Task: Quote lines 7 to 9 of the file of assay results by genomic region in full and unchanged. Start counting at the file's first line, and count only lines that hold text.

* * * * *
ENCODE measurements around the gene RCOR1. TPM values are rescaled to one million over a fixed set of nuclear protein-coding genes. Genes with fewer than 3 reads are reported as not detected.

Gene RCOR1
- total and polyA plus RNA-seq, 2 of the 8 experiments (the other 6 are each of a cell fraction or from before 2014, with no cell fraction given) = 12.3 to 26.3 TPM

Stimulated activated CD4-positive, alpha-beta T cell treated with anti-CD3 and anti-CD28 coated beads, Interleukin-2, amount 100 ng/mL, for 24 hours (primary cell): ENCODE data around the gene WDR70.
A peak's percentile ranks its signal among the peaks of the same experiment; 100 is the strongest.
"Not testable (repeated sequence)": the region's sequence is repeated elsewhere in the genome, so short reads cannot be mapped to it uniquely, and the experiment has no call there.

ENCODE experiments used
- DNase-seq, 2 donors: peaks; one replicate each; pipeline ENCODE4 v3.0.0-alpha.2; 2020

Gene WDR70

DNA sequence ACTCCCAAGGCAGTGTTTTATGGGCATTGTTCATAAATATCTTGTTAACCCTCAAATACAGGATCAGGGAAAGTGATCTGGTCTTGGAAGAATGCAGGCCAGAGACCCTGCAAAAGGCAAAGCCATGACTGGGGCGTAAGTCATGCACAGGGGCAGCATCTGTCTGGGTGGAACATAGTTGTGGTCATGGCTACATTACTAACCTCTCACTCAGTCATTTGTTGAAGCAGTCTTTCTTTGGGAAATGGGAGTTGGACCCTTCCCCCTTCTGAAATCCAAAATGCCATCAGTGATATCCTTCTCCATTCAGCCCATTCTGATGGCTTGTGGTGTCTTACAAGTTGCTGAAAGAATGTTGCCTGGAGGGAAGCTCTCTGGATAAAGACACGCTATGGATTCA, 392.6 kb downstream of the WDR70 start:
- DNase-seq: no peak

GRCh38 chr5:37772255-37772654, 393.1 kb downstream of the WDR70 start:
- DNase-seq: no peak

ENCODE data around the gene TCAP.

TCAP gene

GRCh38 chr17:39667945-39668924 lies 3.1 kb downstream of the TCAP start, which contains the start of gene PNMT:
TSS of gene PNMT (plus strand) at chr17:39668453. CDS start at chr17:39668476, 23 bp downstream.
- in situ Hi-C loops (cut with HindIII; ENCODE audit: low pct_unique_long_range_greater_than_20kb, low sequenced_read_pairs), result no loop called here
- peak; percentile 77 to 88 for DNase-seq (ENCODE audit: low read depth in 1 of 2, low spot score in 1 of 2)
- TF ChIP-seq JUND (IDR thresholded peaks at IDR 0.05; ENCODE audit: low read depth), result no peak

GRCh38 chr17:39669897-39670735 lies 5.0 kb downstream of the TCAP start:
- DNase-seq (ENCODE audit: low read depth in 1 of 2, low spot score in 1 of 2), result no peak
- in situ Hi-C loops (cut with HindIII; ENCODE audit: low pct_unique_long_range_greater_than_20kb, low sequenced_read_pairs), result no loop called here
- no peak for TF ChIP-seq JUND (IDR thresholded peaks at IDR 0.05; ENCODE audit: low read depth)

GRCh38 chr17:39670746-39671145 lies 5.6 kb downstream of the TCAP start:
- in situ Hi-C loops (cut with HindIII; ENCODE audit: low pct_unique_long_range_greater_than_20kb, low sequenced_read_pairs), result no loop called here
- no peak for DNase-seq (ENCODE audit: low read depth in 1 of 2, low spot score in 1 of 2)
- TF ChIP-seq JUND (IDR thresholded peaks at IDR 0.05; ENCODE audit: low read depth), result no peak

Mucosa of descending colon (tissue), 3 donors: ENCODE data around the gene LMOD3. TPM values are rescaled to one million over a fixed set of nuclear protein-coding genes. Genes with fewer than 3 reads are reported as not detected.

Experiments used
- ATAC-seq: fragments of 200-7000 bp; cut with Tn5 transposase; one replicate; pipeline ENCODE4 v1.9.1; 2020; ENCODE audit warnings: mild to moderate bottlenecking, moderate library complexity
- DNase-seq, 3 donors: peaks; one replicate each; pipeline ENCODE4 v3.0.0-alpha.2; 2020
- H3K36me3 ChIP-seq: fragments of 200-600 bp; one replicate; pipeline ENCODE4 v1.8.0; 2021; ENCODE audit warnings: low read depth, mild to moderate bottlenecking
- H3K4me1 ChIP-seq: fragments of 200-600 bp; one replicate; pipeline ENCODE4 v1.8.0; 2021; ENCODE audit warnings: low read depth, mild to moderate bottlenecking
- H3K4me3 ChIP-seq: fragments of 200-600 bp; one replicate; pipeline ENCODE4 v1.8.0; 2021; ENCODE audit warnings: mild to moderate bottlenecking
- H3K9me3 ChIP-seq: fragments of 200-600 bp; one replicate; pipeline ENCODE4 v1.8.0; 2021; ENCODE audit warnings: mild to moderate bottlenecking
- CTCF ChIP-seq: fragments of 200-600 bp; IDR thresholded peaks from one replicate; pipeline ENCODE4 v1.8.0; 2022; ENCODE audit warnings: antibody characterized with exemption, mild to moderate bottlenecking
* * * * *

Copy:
ENCODE experiments used
- DNase-seq, 2 donors: peaks; one replicate each; pipeline ENCODE4 v3.0.0-alpha.2; 2020

Gene WDR70